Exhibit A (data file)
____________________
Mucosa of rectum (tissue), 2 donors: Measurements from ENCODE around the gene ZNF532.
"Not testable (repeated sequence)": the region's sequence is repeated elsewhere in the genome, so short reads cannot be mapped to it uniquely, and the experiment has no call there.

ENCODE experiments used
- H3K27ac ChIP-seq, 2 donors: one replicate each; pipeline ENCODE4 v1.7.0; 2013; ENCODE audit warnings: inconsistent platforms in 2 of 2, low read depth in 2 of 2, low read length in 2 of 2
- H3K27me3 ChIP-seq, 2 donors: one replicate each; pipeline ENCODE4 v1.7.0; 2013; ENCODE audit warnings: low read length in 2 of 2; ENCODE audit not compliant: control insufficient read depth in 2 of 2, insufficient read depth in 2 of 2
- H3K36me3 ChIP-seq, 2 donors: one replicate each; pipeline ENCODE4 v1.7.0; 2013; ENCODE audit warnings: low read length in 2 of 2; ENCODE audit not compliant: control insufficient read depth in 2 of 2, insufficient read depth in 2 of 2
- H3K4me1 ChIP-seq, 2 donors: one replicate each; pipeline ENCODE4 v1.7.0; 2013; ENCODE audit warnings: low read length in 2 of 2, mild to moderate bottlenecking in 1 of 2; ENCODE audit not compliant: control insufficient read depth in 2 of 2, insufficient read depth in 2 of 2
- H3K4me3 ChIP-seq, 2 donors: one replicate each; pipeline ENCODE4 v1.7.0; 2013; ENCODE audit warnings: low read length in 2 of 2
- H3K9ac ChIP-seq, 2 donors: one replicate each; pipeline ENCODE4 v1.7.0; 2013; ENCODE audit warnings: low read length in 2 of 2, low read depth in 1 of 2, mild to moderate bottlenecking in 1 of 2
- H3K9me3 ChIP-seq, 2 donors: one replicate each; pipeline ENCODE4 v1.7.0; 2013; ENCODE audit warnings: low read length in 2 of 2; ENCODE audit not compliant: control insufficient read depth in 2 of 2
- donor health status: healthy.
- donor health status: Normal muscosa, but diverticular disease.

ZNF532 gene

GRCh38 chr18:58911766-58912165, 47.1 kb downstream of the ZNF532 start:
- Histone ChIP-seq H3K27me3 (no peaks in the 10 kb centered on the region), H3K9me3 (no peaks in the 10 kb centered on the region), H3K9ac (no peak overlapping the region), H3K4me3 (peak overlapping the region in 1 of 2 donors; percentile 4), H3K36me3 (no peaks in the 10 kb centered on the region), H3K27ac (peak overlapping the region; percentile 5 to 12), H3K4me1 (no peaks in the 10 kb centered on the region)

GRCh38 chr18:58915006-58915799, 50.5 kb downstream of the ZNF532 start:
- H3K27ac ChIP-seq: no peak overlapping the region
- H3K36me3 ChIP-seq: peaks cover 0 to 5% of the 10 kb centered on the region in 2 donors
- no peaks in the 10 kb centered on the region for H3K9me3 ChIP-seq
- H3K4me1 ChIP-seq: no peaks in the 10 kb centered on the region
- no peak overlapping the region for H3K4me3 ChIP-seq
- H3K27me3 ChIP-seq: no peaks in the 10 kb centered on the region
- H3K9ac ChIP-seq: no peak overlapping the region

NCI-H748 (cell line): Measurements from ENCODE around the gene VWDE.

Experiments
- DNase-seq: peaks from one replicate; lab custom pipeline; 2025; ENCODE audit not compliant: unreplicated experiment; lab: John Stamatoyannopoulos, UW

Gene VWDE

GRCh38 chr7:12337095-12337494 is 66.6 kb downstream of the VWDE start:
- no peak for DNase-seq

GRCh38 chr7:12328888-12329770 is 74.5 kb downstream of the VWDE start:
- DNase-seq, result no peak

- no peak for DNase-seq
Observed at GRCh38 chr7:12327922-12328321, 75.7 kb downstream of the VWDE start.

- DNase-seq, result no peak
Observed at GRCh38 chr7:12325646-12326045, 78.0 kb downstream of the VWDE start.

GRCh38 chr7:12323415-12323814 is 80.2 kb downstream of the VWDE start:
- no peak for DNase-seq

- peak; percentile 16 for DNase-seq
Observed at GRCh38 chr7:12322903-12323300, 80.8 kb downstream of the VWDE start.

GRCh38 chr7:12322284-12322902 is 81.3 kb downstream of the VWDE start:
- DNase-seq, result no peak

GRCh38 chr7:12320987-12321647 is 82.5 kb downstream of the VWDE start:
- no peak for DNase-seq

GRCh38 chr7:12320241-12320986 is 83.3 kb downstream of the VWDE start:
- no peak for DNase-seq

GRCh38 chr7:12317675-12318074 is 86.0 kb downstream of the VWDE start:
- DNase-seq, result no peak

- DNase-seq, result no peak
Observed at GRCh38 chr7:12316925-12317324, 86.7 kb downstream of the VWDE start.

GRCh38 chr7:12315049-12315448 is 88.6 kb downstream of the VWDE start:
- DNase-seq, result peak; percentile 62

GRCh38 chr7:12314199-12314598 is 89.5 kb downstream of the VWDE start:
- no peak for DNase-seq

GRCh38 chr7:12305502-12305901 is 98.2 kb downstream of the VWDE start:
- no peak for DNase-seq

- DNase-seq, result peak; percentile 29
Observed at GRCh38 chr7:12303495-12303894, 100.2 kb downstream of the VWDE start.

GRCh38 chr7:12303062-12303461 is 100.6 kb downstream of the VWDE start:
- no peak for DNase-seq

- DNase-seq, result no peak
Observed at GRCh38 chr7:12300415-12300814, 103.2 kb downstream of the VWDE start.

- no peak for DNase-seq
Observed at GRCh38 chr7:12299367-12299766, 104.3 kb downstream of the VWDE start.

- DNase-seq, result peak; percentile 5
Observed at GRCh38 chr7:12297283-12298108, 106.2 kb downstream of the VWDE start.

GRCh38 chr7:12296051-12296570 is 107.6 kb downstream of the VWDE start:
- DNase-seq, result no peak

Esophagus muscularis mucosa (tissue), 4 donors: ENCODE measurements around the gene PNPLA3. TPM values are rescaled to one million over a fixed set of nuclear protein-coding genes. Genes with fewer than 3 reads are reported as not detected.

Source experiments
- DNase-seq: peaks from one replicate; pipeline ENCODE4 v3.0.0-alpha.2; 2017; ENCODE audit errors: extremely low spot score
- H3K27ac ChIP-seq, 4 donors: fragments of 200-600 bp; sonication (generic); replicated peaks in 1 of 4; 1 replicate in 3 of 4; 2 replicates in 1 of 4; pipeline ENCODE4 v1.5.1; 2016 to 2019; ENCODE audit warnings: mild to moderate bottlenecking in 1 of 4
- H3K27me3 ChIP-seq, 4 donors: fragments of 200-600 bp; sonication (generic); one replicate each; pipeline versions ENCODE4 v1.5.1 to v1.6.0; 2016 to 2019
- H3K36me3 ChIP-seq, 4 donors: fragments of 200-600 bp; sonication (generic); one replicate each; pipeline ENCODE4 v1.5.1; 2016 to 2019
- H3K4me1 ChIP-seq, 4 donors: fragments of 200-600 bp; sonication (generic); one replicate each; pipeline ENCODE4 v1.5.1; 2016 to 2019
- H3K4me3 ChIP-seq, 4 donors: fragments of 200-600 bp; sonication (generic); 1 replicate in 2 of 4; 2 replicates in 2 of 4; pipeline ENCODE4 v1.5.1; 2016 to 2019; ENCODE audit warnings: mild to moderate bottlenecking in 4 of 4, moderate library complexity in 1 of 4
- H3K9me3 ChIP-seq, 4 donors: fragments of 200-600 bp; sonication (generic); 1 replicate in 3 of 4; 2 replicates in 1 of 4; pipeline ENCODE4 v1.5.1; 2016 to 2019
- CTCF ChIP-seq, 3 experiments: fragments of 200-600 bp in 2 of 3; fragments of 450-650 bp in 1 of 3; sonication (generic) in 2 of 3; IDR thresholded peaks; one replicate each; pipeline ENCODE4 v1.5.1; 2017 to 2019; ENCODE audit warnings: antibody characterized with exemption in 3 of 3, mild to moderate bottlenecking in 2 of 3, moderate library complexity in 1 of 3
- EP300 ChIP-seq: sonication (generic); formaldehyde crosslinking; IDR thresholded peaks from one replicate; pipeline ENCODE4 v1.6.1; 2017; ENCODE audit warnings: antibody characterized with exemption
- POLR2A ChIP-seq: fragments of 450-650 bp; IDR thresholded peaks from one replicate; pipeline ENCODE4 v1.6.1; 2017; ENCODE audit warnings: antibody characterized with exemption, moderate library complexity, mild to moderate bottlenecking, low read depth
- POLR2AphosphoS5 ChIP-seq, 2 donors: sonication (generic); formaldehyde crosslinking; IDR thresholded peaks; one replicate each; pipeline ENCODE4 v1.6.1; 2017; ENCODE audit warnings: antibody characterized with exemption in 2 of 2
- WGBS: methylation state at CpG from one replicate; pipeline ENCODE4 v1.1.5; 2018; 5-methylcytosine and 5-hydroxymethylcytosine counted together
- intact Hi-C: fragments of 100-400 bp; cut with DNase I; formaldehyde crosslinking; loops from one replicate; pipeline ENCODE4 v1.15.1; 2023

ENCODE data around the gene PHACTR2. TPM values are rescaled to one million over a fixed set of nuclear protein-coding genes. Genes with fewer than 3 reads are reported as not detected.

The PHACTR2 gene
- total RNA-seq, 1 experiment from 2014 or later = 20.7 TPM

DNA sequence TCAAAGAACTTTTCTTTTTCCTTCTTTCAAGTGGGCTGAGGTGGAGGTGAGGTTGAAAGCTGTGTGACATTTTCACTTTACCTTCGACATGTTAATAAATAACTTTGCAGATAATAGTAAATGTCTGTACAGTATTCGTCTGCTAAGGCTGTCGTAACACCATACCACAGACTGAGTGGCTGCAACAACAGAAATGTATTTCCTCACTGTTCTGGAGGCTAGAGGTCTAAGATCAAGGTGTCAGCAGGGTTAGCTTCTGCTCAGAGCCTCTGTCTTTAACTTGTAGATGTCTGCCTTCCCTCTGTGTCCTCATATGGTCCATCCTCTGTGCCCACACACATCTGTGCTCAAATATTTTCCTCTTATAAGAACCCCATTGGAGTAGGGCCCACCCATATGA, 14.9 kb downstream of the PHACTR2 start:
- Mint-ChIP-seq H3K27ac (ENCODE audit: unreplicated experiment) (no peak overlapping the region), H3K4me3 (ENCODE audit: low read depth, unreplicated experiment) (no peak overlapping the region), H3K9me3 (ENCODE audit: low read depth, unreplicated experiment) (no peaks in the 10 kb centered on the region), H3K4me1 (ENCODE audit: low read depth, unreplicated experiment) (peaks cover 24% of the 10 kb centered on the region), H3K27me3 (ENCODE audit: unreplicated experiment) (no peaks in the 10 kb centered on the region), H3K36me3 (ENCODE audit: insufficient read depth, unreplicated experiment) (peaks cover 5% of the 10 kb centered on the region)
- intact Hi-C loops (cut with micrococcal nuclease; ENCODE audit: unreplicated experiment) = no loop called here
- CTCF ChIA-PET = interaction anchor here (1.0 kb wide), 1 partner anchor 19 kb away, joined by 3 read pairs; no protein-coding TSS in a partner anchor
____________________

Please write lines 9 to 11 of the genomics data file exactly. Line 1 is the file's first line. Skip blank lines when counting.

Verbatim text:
- H3K9ac ChIP-seq, 2 donors: one replicate each; pipeline ENCODE4 v1.7.0; 2013; ENCODE audit warnings: low read length in 2 of 2, low read depth in 1 of 2, mild to moderate bottlenecking in 1 of 2
- H3K9me3 ChIP-seq, 2 donors: one replicate each; pipeline ENCODE4 v1.7.0; 2013; ENCODE audit warnings: low read length in 2 of 2; ENCODE audit not compliant: control insufficient read depth in 2 of 2
- donor health status: healthy.